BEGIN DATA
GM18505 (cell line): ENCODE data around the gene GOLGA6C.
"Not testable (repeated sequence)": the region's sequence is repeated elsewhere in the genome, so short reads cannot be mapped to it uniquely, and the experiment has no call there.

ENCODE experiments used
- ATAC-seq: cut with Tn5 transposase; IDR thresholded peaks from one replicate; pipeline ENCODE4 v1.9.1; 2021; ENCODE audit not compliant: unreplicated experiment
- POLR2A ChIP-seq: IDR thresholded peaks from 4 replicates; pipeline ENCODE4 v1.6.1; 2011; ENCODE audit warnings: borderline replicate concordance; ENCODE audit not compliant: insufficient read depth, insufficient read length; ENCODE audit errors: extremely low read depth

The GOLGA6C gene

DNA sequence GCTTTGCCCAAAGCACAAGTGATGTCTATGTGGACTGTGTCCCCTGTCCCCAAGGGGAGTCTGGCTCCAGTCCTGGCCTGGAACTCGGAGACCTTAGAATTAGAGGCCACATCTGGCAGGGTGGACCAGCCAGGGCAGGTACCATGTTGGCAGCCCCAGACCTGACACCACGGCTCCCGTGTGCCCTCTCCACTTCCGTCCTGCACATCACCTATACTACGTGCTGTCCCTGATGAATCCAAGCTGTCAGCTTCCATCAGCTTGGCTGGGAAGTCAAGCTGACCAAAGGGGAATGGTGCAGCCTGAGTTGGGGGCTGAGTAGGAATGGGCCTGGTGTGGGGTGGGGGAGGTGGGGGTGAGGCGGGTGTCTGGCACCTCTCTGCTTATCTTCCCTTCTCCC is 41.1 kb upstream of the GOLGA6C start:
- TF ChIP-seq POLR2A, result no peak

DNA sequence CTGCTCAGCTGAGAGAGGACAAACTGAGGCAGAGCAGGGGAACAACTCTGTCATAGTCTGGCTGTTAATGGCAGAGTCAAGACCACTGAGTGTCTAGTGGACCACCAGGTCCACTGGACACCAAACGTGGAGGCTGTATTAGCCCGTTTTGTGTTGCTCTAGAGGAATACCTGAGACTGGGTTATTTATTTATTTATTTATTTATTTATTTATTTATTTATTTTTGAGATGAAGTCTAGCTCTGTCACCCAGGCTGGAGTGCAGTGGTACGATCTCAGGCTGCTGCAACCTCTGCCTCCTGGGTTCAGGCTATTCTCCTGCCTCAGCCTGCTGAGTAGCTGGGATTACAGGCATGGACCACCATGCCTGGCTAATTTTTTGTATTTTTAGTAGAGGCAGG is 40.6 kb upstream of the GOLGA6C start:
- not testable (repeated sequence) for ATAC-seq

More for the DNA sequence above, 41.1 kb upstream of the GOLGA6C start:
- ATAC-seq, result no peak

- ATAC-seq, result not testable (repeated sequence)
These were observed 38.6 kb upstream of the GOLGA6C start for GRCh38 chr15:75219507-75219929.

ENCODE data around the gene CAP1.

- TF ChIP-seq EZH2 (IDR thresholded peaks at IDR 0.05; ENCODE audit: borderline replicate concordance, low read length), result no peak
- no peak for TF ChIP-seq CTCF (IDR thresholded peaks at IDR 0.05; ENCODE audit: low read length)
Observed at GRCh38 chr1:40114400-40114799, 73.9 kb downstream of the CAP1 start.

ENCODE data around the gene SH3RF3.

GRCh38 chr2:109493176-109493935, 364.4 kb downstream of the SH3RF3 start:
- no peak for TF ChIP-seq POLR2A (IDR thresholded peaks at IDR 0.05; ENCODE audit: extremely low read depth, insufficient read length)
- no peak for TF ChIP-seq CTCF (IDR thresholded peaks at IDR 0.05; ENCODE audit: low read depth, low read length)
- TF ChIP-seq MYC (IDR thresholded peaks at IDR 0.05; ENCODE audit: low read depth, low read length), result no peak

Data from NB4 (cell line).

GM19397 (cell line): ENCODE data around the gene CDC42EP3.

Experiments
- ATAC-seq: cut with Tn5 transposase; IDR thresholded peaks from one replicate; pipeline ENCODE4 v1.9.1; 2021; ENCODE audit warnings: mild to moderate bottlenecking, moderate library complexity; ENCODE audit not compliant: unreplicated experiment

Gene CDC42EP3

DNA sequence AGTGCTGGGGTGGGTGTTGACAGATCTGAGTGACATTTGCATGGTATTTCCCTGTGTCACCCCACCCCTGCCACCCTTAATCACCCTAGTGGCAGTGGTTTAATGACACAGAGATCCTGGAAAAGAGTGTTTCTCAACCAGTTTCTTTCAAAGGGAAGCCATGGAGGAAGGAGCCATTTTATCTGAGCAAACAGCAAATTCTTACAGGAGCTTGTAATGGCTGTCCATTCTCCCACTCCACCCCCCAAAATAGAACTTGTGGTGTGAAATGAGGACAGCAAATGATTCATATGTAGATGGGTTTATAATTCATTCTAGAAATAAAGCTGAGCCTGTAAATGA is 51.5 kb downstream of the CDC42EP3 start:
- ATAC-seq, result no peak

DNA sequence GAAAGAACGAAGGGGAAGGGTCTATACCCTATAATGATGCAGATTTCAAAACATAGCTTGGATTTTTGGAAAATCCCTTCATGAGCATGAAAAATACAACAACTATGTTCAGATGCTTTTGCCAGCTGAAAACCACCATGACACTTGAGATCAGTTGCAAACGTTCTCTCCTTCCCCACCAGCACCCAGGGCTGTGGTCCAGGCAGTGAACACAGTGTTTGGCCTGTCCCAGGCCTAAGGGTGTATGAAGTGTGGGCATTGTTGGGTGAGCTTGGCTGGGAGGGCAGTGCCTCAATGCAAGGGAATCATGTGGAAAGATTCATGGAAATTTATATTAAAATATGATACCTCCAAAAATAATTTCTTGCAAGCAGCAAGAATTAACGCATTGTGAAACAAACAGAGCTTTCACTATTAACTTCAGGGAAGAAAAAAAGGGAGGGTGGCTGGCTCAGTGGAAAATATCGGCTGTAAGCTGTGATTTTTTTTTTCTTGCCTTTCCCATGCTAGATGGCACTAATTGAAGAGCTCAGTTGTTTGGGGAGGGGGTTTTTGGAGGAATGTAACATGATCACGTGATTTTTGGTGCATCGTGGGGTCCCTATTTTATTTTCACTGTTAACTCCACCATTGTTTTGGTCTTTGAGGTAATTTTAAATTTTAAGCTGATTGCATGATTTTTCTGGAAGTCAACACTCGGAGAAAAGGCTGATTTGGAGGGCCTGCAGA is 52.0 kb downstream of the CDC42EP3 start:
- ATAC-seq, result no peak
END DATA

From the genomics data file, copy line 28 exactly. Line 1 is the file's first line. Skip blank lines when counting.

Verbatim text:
Gene CDC42EP3